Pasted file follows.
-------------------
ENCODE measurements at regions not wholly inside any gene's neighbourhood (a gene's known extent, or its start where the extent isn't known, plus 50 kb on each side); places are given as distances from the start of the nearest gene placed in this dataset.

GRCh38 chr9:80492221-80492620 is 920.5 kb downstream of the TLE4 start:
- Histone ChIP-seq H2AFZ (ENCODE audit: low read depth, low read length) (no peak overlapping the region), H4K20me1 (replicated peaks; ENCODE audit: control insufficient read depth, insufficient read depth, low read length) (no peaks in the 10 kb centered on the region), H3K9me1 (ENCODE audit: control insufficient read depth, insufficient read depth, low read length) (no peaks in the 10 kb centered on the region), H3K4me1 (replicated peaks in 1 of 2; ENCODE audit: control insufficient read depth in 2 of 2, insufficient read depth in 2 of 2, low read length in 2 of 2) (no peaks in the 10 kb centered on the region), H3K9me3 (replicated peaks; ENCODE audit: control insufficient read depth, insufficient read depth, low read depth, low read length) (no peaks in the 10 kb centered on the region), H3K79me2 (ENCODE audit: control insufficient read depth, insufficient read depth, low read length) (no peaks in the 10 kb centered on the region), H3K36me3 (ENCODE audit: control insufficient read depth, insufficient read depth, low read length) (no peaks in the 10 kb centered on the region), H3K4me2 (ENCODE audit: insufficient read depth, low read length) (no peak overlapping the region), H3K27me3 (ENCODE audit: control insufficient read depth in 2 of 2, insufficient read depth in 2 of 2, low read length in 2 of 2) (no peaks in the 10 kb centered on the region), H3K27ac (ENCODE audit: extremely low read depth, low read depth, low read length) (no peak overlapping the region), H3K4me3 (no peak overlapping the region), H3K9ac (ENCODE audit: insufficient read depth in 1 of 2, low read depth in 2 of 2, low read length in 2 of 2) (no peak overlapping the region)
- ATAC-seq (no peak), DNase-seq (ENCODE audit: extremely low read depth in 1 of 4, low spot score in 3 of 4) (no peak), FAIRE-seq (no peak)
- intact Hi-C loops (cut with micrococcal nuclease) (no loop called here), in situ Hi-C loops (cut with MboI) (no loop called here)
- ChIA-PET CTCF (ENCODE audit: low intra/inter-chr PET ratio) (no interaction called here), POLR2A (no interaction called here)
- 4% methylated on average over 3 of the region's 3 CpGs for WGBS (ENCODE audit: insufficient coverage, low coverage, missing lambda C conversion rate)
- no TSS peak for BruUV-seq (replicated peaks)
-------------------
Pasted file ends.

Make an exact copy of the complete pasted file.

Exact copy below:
ENCODE measurements at regions not wholly inside any gene's neighbourhood (a gene's known extent, or its start where the extent isn't known, plus 50 kb on each side); places are given as distances from the start of the nearest gene placed in this dataset.

GRCh38 chr9:80492221-80492620 is 920.5 kb downstream of the TLE4 start:
- Histone ChIP-seq H2AFZ (ENCODE audit: low read depth, low read length) (no peak overlapping the region), H4K20me1 (replicated peaks; ENCODE audit: control insufficient read depth, insufficient read depth, low read length) (no peaks in the 10 kb centered on the region), H3K9me1 (ENCODE audit: control insufficient read depth, insufficient read depth, low read length) (no peaks in the 10 kb centered on the region), H3K4me1 (replicated peaks in 1 of 2; ENCODE audit: control insufficient read depth in 2 of 2, insufficient read depth in 2 of 2, low read length in 2 of 2) (no peaks in the 10 kb centered on the region), H3K9me3 (replicated peaks; ENCODE audit: control insufficient read depth, insufficient read depth, low read depth, low read length) (no peaks in the 10 kb centered on the region), H3K79me2 (ENCODE audit: control insufficient read depth, insufficient read depth, low read length) (no peaks in the 10 kb centered on the region), H3K36me3 (ENCODE audit: control insufficient read depth, insufficient read depth, low read length) (no peaks in the 10 kb centered on the region), H3K4me2 (ENCODE audit: insufficient read depth, low read length) (no peak overlapping the region), H3K27me3 (ENCODE audit: control insufficient read depth in 2 of 2, insufficient read depth in 2 of 2, low read length in 2 of 2) (no peaks in the 10 kb centered on the region), H3K27ac (ENCODE audit: extremely low read depth, low read depth, low read length) (no peak overlapping the region), H3K4me3 (no peak overlapping the region), H3K9ac (ENCODE audit: insufficient read depth in 1 of 2, low read depth in 2 of 2, low read length in 2 of 2) (no peak overlapping the region)
- ATAC-seq (no peak), DNase-seq (ENCODE audit: extremely low read depth in 1 of 4, low spot score in 3 of 4) (no peak), FAIRE-seq (no peak)
- intact Hi-C loops (cut with micrococcal nuclease) (no loop called here), in situ Hi-C loops (cut with MboI) (no loop called here)
- ChIA-PET CTCF (ENCODE audit: low intra/inter-chr PET ratio) (no interaction called here), POLR2A (no interaction called here)
- 4% methylated on average over 3 of the region's 3 CpGs for WGBS (ENCODE audit: insufficient coverage, low coverage, missing lambda C conversion rate)
- no TSS peak for BruUV-seq (replicated peaks)